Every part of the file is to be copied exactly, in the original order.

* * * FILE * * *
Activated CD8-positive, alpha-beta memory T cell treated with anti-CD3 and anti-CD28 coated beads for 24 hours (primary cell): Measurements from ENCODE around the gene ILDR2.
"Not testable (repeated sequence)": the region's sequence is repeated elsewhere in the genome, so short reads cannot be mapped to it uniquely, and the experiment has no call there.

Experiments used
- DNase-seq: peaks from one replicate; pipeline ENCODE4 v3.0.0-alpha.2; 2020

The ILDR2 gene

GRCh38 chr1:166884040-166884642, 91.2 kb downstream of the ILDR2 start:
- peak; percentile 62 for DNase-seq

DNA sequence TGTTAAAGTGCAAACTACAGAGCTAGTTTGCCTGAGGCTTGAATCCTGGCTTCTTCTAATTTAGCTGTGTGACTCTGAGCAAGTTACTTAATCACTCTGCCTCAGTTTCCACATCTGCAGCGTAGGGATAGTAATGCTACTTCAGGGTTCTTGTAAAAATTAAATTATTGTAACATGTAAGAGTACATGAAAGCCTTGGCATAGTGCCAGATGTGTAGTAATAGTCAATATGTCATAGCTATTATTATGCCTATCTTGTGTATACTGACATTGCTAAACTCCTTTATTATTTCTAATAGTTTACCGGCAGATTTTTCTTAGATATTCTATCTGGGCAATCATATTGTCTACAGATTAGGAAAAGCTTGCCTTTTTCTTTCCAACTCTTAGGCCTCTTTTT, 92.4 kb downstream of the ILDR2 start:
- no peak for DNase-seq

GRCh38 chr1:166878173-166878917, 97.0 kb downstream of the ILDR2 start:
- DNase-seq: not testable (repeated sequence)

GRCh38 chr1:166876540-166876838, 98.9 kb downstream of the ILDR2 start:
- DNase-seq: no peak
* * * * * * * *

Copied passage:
Activated CD8-positive, alpha-beta memory T cell treated with anti-CD3 and anti-CD28 coated beads for 24 hours (primary cell): Measurements from ENCODE around the gene ILDR2.
"Not testable (repeated sequence)": the region's sequence is repeated elsewhere in the genome, so short reads cannot be mapped to it uniquely, and the experiment has no call there.

Experiments used
- DNase-seq: peaks from one replicate; pipeline ENCODE4 v3.0.0-alpha.2; 2020

The ILDR2 gene

GRCh38 chr1:166884040-166884642, 91.2 kb downstream of the ILDR2 start:
- peak; percentile 62 for DNase-seq

DNA sequence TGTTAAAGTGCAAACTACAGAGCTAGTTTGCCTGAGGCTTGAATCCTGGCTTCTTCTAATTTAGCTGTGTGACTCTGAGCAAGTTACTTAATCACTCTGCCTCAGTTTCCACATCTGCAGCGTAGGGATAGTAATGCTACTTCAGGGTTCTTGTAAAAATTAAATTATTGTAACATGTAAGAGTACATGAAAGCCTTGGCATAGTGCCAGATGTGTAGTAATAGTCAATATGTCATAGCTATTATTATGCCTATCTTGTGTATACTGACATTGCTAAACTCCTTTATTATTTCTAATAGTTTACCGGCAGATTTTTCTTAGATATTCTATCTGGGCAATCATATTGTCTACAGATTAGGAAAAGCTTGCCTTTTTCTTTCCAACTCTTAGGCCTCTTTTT, 92.4 kb downstream of the ILDR2 start:
- no peak for DNase-seq

GRCh38 chr1:166878173-166878917, 97.0 kb downstream of the ILDR2 start:
- DNase-seq: not testable (repeated sequence)

GRCh38 chr1:166876540-166876838, 98.9 kb downstream of the ILDR2 start:
- DNase-seq: no peak